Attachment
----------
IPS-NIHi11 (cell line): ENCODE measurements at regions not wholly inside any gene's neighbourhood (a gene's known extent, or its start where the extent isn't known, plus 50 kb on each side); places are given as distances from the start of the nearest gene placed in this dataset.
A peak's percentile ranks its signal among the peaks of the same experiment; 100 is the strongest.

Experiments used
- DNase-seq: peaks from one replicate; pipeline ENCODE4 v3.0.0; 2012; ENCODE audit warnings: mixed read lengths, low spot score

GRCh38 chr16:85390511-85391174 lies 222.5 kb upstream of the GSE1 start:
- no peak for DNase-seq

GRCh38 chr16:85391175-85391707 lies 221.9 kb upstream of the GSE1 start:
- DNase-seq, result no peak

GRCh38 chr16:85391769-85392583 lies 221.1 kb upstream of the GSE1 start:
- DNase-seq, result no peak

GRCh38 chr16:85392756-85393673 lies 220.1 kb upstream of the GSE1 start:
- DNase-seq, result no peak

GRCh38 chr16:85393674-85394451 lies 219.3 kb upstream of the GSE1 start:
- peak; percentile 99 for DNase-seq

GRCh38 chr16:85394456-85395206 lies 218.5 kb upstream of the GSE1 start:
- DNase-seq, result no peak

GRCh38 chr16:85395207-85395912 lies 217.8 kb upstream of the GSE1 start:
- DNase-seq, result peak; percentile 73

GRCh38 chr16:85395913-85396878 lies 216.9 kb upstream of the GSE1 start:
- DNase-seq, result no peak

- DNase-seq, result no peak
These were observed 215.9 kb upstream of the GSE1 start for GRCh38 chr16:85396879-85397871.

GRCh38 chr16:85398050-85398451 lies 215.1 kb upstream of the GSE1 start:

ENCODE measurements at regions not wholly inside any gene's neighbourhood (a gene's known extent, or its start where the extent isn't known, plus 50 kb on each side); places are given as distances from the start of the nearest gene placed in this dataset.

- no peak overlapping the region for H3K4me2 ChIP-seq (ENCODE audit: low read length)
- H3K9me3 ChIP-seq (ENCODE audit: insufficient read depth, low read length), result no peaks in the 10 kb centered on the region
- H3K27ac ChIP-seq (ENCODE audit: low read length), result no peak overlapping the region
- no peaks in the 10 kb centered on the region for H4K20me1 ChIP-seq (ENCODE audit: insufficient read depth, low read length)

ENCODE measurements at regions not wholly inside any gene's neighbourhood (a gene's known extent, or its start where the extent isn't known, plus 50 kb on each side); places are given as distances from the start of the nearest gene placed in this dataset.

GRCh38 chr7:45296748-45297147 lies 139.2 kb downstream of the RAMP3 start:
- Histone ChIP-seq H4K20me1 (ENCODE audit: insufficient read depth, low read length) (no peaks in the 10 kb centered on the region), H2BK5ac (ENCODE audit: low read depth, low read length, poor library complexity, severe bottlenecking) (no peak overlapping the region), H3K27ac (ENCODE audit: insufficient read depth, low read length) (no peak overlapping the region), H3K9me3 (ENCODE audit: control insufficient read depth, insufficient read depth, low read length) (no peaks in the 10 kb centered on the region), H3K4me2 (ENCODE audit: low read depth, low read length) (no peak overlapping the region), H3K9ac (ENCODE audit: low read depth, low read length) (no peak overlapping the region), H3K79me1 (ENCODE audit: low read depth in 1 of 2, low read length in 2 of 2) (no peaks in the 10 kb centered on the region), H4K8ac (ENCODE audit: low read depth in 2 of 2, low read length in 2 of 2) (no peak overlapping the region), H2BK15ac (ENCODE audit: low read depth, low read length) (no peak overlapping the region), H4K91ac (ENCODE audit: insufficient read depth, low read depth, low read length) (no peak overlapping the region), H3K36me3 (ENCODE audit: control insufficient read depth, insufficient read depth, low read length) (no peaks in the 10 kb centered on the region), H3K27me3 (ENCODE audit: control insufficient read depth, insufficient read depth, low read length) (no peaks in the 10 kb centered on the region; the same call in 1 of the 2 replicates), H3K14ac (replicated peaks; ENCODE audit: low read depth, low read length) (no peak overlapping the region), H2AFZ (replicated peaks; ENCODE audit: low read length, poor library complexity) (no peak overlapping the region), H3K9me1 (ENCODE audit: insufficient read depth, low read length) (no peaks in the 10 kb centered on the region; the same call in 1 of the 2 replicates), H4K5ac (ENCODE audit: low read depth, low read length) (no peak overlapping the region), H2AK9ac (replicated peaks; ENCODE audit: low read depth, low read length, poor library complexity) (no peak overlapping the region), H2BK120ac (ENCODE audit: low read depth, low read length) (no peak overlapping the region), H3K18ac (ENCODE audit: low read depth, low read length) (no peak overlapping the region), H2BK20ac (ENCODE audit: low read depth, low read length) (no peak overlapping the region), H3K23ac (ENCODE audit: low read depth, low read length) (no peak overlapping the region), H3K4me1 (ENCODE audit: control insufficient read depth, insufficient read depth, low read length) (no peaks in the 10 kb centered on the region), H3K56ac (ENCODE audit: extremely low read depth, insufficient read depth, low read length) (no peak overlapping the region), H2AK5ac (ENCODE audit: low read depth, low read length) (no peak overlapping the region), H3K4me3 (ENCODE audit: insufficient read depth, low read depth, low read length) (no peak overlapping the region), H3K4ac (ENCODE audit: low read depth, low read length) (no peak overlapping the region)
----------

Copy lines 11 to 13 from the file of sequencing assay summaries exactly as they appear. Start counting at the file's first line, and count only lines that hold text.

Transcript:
GRCh38 chr16:85392756-85393673 lies 220.1 kb upstream of the GSE1 start:
- DNase-seq, result no peak

GRCh38 chr16:85393674-85394451 lies 219.3 kb upstream of the GSE1 start: